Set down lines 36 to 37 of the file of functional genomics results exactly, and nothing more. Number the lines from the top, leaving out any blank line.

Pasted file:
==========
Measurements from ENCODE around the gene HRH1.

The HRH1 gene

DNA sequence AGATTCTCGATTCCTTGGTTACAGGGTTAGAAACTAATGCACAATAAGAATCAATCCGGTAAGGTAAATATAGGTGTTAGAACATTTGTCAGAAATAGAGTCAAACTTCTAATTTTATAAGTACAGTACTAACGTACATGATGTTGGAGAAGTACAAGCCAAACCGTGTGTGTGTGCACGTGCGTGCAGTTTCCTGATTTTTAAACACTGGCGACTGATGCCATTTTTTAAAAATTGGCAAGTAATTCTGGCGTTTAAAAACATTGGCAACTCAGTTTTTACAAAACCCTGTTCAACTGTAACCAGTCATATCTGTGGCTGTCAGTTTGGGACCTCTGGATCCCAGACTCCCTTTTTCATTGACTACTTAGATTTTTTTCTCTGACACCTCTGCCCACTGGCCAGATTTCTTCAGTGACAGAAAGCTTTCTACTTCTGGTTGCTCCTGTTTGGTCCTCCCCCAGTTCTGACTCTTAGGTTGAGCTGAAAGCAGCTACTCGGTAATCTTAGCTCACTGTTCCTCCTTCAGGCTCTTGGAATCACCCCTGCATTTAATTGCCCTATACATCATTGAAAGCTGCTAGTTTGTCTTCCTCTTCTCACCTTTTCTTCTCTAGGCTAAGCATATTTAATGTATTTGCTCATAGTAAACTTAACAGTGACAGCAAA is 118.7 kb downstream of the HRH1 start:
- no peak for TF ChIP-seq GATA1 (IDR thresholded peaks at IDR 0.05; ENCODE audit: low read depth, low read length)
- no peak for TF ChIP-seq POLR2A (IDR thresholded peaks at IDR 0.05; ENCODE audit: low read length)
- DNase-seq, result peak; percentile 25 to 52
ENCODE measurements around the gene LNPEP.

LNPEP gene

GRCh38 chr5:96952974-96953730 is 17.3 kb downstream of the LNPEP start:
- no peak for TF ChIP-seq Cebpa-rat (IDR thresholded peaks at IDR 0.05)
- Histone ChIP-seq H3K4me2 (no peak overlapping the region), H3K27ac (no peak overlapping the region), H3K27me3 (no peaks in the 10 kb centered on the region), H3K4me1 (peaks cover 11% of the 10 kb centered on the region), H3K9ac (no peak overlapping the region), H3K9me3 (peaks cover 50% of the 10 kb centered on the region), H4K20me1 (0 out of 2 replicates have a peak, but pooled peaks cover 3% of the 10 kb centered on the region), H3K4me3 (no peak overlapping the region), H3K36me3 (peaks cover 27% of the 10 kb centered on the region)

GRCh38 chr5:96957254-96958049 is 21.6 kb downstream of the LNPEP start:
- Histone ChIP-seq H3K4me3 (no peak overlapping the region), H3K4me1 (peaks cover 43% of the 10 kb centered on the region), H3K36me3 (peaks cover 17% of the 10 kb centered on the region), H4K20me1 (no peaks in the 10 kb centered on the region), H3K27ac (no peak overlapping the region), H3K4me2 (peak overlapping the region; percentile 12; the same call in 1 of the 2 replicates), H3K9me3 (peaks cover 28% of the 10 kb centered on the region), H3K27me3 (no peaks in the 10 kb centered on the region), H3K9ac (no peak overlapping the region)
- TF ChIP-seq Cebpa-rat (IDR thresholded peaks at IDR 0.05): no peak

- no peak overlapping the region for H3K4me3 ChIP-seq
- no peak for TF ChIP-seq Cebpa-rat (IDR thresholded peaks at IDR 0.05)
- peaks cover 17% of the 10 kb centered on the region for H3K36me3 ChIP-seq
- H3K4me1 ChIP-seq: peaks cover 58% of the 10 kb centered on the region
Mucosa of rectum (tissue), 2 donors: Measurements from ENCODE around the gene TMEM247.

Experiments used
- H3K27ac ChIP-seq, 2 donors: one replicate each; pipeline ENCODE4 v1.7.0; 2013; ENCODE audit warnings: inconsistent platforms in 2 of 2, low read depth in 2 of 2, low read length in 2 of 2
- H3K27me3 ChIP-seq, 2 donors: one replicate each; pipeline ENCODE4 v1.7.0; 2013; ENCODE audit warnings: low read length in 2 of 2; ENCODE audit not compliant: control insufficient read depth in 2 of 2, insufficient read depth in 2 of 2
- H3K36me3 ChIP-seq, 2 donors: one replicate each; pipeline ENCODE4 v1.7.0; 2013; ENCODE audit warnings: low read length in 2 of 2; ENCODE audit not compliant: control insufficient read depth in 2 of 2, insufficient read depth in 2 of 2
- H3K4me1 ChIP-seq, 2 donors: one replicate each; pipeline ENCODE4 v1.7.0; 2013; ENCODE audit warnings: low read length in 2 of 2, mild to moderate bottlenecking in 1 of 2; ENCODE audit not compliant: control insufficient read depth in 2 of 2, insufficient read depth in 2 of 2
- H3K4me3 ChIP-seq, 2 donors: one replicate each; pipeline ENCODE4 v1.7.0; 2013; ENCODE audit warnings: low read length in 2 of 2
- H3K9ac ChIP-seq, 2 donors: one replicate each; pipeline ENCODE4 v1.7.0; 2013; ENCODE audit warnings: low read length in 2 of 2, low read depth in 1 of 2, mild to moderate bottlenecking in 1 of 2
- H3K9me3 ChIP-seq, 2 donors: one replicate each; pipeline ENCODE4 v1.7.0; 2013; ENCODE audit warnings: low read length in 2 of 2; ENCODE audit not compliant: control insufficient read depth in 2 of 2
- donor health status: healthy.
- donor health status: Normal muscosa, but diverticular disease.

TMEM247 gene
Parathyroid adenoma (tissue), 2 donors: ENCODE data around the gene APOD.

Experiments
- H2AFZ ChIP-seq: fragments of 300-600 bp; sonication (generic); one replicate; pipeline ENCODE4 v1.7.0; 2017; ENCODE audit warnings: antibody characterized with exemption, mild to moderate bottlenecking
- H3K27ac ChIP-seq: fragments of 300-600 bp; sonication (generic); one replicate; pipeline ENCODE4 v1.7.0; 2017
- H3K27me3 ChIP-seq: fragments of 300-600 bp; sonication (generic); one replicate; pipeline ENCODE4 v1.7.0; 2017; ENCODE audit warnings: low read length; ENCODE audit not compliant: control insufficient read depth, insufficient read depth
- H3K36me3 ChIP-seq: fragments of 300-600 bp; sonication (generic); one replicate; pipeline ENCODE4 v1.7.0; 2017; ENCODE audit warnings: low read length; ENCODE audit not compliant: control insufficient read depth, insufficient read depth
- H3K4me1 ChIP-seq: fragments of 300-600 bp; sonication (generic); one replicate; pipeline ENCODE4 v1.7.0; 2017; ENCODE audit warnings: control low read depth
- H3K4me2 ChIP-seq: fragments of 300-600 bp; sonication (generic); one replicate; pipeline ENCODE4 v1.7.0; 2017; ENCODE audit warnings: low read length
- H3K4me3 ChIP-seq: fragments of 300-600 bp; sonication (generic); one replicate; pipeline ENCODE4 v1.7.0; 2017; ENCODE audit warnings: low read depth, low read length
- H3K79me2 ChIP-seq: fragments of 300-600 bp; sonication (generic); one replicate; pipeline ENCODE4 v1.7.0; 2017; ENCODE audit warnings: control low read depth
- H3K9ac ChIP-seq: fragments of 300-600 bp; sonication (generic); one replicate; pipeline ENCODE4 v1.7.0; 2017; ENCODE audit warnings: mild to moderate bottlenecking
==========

- H3K36me3 ChIP-seq: fragments of 300-600 bp; sonication (generic); one replicate; pipeline ENCODE4 v1.7.0; 2017; ENCODE audit warnings: low read length; ENCODE audit not compliant: control insufficient read depth, insufficient read depth
- H3K4me1 ChIP-seq: fragments of 300-600 bp; sonication (generic); one replicate; pipeline ENCODE4 v1.7.0; 2017; ENCODE audit warnings: control low read depth